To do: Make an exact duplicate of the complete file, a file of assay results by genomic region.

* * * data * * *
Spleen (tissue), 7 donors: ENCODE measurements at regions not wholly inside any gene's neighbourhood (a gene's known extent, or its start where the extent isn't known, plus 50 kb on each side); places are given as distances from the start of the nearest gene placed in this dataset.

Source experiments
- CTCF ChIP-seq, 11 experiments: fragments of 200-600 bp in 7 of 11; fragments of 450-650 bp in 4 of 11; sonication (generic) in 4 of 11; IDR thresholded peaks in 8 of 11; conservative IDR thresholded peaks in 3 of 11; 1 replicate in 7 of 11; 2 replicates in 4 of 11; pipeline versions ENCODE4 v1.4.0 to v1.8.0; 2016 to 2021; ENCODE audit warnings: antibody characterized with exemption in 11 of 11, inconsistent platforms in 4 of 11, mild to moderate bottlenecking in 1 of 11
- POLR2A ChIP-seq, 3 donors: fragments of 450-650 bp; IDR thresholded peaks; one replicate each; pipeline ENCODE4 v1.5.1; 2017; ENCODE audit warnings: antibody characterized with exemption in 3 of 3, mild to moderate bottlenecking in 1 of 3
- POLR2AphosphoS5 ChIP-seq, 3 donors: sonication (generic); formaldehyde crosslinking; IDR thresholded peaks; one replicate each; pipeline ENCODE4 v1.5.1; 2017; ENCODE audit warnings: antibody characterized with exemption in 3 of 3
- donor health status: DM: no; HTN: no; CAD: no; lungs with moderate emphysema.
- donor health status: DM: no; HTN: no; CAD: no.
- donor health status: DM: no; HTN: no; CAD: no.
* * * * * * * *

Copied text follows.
Spleen (tissue), 7 donors: ENCODE measurements at regions not wholly inside any gene's neighbourhood (a gene's known extent, or its start where the extent isn't known, plus 50 kb on each side); places are given as distances from the start of the nearest gene placed in this dataset.

Source experiments
- CTCF ChIP-seq, 11 experiments: fragments of 200-600 bp in 7 of 11; fragments of 450-650 bp in 4 of 11; sonication (generic) in 4 of 11; IDR thresholded peaks in 8 of 11; conservative IDR thresholded peaks in 3 of 11; 1 replicate in 7 of 11; 2 replicates in 4 of 11; pipeline versions ENCODE4 v1.4.0 to v1.8.0; 2016 to 2021; ENCODE audit warnings: antibody characterized with exemption in 11 of 11, inconsistent platforms in 4 of 11, mild to moderate bottlenecking in 1 of 11
- POLR2A ChIP-seq, 3 donors: fragments of 450-650 bp; IDR thresholded peaks; one replicate each; pipeline ENCODE4 v1.5.1; 2017; ENCODE audit warnings: antibody characterized with exemption in 3 of 3, mild to moderate bottlenecking in 1 of 3
- POLR2AphosphoS5 ChIP-seq, 3 donors: sonication (generic); formaldehyde crosslinking; IDR thresholded peaks; one replicate each; pipeline ENCODE4 v1.5.1; 2017; ENCODE audit warnings: antibody characterized with exemption in 3 of 3
- donor health status: DM: no; HTN: no; CAD: no; lungs with moderate emphysema.
- donor health status: DM: no; HTN: no; CAD: no.
- donor health status: DM: no; HTN: no; CAD: no.